Tree & shrub labels

Saint Helen, MI(Zone 5a)

Any inexpensive ideas on making labels for trees and shrubs? I want to label every tree and shrub I plant with a label that will last 20+ years, hopefully 50+ years.

Philadelphia, PA(Zone 6b)

Hi Sari,
We make lots of labels and decorations from tin cans using the punch technique. It may work with your tree labels. Use ordinary soup cans, or juice cans for larger labels, get a nail and hammer...then strike to make small holes and therefore, letters. It may be tedious and take awhile, though, for your project. We make these tin punches mostly for tealight projects. You will need to make a can holder out scrap wood or something to hold the can or you can cut the label out first with special scissors (we've already used a dremel and a drill bit to undo can seams), then lay over top of a log or something where the nail can go through a bit when you strike. Just a thought...

So.App.Mtns., United States(Zone 5b)

Sari... I finally got tired of labels that fade away... and have started making my own. I bought a roll of tooling copper from a craft store (36 gauge) and cut it into strips wider that I needed/wanted by 1/4 inch all around. Then I folded it over 1/8 inch all around, compressed it fully, punched a hole, and either made a tie of twisted copper wire, or affixed it to a metal wire stake. It is a bit tedious to mark hard enough with a ball point pen to make a deep impression, but I feel secure that I now have markers that will withstand Time, and The Elements! (And, it has actually become a cottage industry.). I am now looking at buying a set of metal type fonts, the old-fashioned kind used by typesetters years ago, and using my press to make more legible markers. (My handwriting is not the best.) I expect, that unless affixed with a dis-similiar metal, these will take on a lovely verdigris finish over time and last as long as I need. Affixed with a dis-similiar metal, something akin to galvanic action will take place, where one metal 'plates' onto the other. If the copper is the softer, it may eat away the punched hole and fall off the stake. They certainly should hold up better than steel soup can material, no matter what.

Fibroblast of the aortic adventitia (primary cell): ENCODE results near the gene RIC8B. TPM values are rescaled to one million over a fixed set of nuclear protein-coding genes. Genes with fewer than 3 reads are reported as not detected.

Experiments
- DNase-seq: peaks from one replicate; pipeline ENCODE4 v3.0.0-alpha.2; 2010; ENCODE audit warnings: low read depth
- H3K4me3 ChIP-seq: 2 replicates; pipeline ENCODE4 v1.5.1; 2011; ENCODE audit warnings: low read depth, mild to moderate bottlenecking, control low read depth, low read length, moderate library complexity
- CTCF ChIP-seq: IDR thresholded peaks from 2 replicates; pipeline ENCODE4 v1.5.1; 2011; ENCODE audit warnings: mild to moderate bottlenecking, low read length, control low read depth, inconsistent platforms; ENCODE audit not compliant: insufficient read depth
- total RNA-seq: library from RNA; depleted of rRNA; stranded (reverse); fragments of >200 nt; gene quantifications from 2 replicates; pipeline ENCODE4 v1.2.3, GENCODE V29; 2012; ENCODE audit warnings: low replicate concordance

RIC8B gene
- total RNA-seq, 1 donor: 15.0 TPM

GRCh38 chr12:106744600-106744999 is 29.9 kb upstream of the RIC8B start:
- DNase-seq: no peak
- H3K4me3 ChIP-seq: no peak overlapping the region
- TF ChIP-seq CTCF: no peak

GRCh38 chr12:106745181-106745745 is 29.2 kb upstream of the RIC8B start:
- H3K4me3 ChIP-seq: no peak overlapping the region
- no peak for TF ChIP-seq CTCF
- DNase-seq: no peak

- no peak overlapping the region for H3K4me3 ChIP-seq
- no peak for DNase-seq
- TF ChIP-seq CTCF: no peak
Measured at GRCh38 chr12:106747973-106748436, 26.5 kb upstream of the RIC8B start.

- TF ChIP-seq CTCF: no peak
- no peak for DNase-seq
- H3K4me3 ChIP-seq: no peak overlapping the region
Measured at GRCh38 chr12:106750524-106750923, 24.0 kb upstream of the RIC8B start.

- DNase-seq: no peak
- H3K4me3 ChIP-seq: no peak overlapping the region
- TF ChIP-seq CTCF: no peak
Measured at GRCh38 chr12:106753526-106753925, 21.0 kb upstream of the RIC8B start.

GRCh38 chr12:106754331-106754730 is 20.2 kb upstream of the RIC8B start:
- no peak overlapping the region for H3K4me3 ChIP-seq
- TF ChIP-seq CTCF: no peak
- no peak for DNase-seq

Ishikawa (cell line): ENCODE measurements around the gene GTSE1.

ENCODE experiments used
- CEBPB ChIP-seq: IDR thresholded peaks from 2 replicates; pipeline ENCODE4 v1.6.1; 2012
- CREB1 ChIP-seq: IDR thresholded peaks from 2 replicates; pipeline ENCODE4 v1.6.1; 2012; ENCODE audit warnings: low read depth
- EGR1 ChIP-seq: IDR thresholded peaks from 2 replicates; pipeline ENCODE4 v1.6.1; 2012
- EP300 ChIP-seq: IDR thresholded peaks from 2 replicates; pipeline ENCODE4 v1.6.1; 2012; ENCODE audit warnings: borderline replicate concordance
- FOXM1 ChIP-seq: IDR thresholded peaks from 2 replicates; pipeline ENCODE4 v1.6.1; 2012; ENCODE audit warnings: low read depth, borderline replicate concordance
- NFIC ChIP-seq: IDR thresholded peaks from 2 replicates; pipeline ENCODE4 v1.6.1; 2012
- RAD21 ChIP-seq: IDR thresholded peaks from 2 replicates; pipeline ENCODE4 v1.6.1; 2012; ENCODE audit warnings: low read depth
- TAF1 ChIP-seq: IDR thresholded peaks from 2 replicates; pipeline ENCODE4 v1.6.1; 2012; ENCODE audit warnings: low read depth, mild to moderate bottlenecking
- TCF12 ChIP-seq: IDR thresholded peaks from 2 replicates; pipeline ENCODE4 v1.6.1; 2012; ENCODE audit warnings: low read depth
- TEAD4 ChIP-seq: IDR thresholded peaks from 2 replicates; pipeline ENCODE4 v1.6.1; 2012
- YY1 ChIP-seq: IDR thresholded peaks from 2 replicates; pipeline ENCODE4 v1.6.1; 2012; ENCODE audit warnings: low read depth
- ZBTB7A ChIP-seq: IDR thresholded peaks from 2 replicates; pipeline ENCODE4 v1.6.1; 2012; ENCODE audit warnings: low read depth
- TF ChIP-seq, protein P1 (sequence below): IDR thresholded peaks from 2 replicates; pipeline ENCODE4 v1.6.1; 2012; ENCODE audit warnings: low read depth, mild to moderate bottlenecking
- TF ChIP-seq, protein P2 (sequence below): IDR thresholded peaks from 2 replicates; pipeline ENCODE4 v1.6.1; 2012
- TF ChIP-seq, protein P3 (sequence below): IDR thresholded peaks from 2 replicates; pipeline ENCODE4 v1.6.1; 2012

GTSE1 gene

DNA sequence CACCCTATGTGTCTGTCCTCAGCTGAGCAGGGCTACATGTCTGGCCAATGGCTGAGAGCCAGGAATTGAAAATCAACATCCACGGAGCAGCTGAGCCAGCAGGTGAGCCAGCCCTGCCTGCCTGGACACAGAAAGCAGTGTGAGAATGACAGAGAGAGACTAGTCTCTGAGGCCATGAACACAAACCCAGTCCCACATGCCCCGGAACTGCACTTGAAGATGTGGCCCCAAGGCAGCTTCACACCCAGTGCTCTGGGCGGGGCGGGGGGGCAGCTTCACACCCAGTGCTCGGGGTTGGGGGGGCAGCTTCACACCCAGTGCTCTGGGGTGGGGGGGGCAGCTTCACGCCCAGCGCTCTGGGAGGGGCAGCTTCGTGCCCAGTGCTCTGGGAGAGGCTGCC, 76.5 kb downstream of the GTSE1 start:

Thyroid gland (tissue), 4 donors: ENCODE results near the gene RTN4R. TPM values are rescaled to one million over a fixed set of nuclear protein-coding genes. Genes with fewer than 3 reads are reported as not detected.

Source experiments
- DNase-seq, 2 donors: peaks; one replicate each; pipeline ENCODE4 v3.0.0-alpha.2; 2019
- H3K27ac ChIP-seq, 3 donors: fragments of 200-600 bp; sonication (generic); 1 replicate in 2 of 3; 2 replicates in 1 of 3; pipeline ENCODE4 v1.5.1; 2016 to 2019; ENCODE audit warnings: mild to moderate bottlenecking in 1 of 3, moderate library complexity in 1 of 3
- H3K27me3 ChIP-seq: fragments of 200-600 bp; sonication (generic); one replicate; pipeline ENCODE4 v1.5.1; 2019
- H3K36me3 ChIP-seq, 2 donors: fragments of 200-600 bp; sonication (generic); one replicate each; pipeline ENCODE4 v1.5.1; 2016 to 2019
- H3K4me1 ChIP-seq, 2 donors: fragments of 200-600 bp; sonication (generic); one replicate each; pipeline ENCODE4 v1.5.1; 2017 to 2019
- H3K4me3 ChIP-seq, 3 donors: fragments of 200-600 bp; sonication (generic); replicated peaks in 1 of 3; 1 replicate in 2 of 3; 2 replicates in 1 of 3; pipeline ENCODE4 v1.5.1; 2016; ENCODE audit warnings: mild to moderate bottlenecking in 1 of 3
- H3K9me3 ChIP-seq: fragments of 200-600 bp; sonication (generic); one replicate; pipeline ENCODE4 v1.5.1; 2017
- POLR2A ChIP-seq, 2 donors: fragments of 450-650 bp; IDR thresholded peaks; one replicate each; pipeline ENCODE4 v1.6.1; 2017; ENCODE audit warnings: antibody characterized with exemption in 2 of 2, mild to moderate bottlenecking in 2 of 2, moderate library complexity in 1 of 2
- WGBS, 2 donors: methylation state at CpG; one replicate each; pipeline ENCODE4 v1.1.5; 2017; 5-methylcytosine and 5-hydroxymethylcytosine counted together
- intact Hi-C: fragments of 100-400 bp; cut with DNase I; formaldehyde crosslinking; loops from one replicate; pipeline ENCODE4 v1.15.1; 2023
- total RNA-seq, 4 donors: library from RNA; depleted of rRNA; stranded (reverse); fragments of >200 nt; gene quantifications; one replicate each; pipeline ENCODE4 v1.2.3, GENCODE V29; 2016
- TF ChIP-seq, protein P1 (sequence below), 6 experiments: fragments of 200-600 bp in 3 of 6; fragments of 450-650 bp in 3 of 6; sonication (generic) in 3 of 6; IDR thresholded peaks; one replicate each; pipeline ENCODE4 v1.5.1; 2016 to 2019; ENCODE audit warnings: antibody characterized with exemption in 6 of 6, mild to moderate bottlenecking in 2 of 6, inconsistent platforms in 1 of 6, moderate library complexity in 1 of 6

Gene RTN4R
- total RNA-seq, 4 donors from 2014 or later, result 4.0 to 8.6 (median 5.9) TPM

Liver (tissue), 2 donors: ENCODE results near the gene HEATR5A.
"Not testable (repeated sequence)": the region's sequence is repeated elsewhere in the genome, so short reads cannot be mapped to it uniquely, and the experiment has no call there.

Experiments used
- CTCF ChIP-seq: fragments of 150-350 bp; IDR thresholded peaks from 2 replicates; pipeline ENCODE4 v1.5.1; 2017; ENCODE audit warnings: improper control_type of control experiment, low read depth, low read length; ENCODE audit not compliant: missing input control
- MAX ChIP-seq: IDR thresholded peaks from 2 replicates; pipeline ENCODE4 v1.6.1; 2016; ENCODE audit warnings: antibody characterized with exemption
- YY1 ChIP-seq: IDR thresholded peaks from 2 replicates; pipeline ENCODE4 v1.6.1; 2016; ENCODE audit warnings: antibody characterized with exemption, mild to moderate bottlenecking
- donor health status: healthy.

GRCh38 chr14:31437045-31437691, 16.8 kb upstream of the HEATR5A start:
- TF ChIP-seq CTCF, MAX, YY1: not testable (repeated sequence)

Chatham-Kent, ON(Zone 6a)

Cut up vinyl siding pieces should last 40 years but you would have to touch up the permanent marker's writing periodically . Attach these labels with stainless steel wiring so it does not rust away .

Olive Branch, MS(Zone 7b)

Dicentra, fill your tin can with water and freeze it for a firm surface to punch into. Then you can cut out anything else with the snips that you want to after the water has melted.

I've used plain white tiles painted with ceramic markers and fired in the oven for my roses. It stands up to the UV pretty well so far. I've also gotten a roll of aluminum roof flashing and you can inscribe on it with a Dremel and hang it with the stainless steel wire that Chooch recommended. However, you gotta invest in a deburring tool to go with those tin snips with that stuff! It's pretty darn sharp after cutting.

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